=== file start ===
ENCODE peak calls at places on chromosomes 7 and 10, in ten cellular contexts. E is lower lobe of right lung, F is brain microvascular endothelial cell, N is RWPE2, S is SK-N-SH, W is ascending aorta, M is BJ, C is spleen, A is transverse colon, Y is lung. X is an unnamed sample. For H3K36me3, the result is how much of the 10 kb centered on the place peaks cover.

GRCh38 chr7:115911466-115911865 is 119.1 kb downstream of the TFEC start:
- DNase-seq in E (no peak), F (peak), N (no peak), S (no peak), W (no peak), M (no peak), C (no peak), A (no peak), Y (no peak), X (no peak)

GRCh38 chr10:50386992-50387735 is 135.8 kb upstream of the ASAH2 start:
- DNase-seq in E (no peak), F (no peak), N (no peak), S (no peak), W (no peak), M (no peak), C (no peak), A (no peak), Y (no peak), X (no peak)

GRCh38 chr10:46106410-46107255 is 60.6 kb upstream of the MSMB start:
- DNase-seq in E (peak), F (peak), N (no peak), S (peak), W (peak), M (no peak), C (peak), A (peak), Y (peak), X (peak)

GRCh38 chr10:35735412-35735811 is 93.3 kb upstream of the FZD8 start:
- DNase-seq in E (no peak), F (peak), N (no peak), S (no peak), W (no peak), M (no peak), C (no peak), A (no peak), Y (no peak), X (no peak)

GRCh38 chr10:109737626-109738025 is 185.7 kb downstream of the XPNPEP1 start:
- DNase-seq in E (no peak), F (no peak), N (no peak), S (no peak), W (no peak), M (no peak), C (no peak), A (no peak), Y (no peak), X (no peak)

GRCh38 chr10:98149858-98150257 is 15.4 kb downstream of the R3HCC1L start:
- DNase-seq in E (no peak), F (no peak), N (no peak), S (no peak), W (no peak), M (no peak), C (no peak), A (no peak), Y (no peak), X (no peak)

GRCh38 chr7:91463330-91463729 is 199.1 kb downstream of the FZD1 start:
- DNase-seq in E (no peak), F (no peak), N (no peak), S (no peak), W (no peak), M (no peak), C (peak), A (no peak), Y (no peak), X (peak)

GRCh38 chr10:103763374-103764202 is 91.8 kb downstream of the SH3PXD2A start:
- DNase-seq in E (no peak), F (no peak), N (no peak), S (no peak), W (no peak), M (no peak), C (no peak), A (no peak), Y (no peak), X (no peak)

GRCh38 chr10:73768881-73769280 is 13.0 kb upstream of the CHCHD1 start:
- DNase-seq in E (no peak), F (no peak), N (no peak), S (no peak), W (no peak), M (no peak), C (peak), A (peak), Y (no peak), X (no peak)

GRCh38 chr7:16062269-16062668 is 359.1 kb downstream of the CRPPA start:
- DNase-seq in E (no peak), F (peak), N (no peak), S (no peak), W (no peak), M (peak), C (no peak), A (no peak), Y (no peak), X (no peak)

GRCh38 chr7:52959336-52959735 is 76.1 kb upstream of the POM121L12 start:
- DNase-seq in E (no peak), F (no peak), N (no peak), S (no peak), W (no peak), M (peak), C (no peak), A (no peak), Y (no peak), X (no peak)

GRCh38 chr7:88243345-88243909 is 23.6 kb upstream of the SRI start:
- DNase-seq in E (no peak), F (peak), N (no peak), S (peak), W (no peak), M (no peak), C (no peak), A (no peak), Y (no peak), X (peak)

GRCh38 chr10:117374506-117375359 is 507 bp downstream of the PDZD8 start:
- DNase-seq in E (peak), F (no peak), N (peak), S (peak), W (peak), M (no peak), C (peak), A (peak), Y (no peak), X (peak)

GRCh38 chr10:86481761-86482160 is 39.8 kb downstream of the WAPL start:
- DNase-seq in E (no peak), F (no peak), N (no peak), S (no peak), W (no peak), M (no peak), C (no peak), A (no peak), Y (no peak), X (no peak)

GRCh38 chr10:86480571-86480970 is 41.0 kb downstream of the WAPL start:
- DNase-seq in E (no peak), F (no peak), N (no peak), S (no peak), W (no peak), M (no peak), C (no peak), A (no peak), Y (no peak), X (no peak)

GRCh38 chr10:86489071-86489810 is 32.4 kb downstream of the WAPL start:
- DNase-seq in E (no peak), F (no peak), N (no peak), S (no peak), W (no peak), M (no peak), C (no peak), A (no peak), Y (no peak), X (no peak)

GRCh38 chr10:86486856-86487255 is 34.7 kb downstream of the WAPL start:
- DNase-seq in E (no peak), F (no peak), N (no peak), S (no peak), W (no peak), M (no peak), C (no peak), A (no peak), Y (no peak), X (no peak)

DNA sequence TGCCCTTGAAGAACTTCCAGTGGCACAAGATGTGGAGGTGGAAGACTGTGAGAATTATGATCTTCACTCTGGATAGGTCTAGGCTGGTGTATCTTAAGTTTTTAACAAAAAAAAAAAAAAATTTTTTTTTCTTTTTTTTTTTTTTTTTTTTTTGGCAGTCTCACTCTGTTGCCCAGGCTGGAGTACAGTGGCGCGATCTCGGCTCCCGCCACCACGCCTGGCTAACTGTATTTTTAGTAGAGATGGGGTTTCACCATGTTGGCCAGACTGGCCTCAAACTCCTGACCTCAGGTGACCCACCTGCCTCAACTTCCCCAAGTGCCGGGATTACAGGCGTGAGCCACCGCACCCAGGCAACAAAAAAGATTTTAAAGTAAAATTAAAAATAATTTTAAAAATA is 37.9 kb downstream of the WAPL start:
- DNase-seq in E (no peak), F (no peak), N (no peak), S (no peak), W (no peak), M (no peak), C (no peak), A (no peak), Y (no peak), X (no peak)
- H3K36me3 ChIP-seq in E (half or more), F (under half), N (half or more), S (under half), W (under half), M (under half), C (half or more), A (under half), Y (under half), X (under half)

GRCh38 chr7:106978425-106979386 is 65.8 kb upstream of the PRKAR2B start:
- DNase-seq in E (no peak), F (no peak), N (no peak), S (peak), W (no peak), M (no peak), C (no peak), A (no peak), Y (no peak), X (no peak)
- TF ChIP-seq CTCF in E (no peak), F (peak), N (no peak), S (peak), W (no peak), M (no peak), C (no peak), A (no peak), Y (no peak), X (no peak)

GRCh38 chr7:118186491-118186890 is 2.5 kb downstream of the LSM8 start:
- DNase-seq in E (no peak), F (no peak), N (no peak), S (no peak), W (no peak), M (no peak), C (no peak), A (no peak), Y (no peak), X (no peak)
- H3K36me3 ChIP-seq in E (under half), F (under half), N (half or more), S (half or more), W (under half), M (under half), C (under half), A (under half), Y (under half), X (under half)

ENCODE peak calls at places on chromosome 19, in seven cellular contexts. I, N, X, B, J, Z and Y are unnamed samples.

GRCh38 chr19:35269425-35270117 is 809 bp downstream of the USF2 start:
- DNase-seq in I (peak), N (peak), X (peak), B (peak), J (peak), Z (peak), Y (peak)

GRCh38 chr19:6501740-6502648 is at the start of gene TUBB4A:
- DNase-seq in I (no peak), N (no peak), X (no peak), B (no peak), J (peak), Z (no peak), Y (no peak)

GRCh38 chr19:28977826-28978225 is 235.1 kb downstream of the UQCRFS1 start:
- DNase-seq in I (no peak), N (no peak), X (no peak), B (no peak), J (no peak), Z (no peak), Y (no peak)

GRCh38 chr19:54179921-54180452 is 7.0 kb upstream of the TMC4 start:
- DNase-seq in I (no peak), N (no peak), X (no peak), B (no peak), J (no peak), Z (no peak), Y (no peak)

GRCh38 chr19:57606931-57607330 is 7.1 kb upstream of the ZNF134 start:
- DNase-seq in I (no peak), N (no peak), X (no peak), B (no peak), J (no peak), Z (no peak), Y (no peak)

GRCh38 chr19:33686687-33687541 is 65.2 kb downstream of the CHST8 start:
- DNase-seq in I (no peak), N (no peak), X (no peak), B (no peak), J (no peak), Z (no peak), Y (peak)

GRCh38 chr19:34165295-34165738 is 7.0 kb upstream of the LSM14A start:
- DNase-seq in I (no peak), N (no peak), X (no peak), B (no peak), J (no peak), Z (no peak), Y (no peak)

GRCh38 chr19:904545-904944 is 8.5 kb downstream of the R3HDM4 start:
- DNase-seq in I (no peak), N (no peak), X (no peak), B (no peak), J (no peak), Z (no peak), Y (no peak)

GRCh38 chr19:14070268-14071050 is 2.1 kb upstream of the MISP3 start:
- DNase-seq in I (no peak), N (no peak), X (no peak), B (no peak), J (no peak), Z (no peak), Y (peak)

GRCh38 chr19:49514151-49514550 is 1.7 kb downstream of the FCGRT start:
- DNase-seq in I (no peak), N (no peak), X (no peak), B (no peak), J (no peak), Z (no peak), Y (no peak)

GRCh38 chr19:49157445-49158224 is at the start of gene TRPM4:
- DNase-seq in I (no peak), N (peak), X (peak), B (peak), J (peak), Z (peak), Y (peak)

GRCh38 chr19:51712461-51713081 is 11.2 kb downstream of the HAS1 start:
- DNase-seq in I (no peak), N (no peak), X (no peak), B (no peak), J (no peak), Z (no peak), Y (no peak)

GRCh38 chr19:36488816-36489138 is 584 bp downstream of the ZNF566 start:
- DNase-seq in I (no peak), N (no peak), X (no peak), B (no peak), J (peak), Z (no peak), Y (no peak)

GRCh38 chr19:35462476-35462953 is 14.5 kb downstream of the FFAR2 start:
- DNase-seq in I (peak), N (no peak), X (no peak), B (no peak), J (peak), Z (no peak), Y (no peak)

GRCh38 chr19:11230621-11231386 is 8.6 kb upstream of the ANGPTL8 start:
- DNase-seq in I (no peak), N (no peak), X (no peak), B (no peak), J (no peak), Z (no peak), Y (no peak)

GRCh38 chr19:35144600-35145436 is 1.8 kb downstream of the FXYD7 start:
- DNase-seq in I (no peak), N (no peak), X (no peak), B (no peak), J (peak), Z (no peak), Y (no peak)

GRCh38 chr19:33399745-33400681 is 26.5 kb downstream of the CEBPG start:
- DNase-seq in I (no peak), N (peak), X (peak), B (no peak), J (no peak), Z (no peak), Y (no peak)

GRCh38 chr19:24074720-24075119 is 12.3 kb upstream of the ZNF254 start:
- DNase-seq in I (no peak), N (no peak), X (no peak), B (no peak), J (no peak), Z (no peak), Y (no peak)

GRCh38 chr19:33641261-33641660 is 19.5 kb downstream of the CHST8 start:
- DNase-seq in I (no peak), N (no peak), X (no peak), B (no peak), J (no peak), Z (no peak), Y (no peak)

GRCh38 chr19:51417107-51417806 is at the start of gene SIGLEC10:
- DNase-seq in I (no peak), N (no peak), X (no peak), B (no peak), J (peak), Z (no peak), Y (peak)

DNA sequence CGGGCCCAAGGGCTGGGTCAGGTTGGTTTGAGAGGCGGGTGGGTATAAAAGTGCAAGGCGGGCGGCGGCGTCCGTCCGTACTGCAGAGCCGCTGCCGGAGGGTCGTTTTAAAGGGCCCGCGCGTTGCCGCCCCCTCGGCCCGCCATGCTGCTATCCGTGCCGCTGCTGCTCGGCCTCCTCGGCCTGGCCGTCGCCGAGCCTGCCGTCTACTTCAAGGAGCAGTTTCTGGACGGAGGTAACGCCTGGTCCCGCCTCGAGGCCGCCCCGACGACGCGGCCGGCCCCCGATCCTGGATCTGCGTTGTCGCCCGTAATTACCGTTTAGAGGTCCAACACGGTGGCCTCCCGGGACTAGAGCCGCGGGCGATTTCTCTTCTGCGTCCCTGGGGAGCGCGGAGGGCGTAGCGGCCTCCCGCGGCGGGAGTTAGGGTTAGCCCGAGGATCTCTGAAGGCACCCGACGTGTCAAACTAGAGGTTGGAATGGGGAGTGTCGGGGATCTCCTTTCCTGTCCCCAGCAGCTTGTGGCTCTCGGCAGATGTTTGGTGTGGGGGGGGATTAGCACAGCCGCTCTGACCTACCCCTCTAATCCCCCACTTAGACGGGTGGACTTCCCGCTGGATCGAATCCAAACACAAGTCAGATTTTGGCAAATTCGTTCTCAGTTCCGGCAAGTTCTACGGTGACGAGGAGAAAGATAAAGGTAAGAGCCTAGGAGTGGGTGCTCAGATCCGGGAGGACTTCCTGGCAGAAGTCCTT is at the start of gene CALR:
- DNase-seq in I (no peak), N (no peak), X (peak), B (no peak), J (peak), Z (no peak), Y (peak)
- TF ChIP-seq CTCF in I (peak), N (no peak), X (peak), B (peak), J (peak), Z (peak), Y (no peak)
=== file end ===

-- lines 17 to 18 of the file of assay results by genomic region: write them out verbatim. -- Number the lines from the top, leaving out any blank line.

- DNase-seq in E (no peak), F (no peak), N (no peak), S (no peak), W (no peak), M (no peak), C (no peak), A (no peak), Y (no peak), X (no peak)

GRCh38 chr10:73768881-73769280 is 13.0 kb upstream of the CHCHD1 start: